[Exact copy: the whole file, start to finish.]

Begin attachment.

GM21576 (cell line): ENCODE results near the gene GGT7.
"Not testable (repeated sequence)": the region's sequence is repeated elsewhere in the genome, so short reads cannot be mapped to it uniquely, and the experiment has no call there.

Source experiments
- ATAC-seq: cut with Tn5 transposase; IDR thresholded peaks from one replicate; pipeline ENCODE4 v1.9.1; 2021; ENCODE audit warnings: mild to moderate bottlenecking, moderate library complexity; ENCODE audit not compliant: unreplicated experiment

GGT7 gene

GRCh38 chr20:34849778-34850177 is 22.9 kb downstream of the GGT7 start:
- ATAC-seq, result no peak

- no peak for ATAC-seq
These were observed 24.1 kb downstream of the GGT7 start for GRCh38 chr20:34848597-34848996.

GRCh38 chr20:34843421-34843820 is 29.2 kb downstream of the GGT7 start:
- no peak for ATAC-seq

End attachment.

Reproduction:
GM21576 (cell line): ENCODE results near the gene GGT7.
"Not testable (repeated sequence)": the region's sequence is repeated elsewhere in the genome, so short reads cannot be mapped to it uniquely, and the experiment has no call there.

Source experiments
- ATAC-seq: cut with Tn5 transposase; IDR thresholded peaks from one replicate; pipeline ENCODE4 v1.9.1; 2021; ENCODE audit warnings: mild to moderate bottlenecking, moderate library complexity; ENCODE audit not compliant: unreplicated experiment

GGT7 gene

GRCh38 chr20:34849778-34850177 is 22.9 kb downstream of the GGT7 start:
- ATAC-seq, result no peak

- no peak for ATAC-seq
These were observed 24.1 kb downstream of the GGT7 start for GRCh38 chr20:34848597-34848996.

GRCh38 chr20:34843421-34843820 is 29.2 kb downstream of the GGT7 start:
- no peak for ATAC-seq